Paul Solman: Why?

“I don’t see why I should pay taxes at a lower rate than other people, because I happen to have the good fortune of being wealthy enough to live off my investments instead of having to work.”

Morris Pearl: I think the wealthy have more ability to give back to their country that helped make them wealthy. I have a lot of money not because God’s countenance shined upon me, but because I could build a business based on all the things that the government provided. I went to public schools. I went to a public university. All those things came from the taxes paid by people who came before me. I don’t see why I should pay taxes at a lower rate than other people, because I happen to have the good fortune of being wealthy enough to live off my investments instead of having to work.

Morris Pearl: I have worked hard in my life, but there are plenty of people who worked far harder than I have at actual backbreaking jobs, whether it’s driving buses, taking care of the sick people in the hospitals or rescuing people from fires. They pay tax at a much higher rate than I do.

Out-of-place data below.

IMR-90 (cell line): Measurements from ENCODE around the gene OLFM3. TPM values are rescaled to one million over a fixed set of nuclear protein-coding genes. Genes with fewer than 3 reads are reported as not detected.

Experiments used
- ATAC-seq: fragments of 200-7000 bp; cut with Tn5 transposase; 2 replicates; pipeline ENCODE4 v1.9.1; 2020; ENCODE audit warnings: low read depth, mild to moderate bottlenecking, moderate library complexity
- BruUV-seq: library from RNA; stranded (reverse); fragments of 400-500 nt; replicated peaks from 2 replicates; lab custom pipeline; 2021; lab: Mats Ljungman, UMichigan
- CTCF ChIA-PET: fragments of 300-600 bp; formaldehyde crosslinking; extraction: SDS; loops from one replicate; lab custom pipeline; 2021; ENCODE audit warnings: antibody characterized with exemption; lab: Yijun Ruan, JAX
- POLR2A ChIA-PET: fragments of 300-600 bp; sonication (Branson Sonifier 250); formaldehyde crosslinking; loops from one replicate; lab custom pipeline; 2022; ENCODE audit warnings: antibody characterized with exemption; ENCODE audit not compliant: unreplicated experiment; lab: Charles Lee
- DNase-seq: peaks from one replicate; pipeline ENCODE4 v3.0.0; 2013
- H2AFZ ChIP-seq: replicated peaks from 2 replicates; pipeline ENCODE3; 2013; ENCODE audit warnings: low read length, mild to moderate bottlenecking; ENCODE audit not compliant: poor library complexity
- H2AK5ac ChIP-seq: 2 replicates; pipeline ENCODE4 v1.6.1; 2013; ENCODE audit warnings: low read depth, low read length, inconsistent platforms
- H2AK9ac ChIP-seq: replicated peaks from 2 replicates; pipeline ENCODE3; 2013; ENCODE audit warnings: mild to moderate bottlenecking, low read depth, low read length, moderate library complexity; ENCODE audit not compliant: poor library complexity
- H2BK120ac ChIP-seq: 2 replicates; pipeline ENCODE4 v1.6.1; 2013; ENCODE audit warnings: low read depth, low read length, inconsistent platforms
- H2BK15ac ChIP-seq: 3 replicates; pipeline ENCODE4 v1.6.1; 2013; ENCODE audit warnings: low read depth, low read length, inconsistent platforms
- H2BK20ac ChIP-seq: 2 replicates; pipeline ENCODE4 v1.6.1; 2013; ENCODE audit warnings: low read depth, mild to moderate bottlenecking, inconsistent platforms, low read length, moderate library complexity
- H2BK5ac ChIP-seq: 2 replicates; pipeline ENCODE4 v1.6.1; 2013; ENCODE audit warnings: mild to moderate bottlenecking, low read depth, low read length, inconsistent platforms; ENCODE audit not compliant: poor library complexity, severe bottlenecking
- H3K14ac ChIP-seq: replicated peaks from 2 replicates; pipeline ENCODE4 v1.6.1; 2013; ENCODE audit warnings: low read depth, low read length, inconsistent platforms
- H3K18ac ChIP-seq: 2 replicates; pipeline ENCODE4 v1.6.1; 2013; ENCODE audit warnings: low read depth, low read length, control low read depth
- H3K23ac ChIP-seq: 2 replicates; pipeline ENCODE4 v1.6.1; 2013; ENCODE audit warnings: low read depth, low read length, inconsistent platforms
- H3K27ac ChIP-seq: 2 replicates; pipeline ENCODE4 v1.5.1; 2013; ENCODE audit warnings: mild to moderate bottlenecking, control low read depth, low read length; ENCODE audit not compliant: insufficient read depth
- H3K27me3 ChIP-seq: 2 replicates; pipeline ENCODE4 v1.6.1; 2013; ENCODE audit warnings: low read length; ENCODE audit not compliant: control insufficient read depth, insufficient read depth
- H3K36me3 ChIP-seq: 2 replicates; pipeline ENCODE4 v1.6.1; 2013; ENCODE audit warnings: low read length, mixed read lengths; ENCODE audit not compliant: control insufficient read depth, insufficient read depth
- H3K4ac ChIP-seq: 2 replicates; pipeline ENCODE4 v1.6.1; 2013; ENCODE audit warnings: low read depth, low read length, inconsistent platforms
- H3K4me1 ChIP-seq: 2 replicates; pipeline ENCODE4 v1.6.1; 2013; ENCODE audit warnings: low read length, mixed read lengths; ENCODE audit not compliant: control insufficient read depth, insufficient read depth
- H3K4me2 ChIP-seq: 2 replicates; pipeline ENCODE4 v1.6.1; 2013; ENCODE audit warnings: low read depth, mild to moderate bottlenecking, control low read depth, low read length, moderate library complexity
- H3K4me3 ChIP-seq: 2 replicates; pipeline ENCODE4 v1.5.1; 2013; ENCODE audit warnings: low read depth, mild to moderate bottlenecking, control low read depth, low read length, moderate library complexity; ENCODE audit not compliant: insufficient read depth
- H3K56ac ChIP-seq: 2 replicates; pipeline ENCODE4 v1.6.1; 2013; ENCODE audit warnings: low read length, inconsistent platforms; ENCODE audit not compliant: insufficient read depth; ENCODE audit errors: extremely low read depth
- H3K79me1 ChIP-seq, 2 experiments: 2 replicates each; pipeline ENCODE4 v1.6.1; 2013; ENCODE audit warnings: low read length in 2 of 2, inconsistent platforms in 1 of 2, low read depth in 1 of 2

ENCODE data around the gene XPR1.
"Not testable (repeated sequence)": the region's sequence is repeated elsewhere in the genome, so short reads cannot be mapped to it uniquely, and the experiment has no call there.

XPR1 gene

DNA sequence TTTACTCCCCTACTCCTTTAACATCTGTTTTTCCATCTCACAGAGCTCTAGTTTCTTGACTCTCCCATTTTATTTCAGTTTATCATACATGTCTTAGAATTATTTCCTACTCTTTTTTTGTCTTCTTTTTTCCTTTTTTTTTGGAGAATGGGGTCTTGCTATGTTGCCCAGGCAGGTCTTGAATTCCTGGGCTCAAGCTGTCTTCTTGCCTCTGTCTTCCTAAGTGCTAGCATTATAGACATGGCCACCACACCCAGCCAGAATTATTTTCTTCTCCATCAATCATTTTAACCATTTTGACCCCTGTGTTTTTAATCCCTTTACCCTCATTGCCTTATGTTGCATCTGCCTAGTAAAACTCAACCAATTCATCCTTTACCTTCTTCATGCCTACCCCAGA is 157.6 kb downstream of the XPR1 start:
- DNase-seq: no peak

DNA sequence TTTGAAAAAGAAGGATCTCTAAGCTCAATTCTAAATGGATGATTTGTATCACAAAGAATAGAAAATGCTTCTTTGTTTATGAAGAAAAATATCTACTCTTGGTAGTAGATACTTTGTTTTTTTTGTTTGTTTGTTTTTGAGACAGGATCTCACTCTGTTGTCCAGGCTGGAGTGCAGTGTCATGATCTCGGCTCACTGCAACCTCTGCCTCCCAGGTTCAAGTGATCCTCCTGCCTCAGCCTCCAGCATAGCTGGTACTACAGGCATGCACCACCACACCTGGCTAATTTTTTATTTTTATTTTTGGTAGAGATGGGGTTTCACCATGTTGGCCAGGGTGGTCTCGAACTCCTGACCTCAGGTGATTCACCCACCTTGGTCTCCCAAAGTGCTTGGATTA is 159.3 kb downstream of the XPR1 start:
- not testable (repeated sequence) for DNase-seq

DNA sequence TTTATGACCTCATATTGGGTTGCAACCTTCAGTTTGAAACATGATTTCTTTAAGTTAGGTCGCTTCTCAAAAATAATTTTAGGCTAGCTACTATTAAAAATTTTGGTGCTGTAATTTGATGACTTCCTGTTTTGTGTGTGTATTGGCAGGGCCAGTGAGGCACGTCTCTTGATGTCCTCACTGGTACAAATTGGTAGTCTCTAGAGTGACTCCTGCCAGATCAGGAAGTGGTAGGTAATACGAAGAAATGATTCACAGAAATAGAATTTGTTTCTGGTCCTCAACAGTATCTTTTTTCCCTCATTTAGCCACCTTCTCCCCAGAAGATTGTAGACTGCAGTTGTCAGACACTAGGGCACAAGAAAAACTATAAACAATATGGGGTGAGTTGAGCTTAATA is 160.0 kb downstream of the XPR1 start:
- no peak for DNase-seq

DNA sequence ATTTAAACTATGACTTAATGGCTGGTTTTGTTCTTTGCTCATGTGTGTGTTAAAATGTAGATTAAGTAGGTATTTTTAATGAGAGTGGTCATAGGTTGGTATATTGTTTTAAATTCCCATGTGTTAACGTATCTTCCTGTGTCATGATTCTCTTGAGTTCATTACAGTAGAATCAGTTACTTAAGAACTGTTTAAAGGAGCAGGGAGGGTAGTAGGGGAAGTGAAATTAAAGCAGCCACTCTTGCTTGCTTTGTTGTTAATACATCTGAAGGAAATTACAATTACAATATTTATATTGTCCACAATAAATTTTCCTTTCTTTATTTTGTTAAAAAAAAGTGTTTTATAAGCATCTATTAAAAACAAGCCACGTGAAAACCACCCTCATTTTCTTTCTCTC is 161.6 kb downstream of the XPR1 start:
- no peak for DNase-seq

Paul Solman: But you make more than those people, because you add more to the economy, and in the end, that makes everybody a little better off.

Morris Pearl: Well, look, Paul, it’s simply not true. The wealthy people have their money, and they become wealthier when they get more money. It’s the less wealthy people, the working class, the middle class; they spend money when they make more money. So giving a tax break for the wealthy does nothing or very little to help the economy grow. Giving a tax break to working-class people or middle-class people does a lot to help the economy grow. If you run a business, and you’re depending on people coming to your business to buy things from you, the thing you want most is for your customers to get a raise, so they can afford to buy more from you.


Update: This editor’s note has been updated. The original description of the carried interest loophole was incomplete.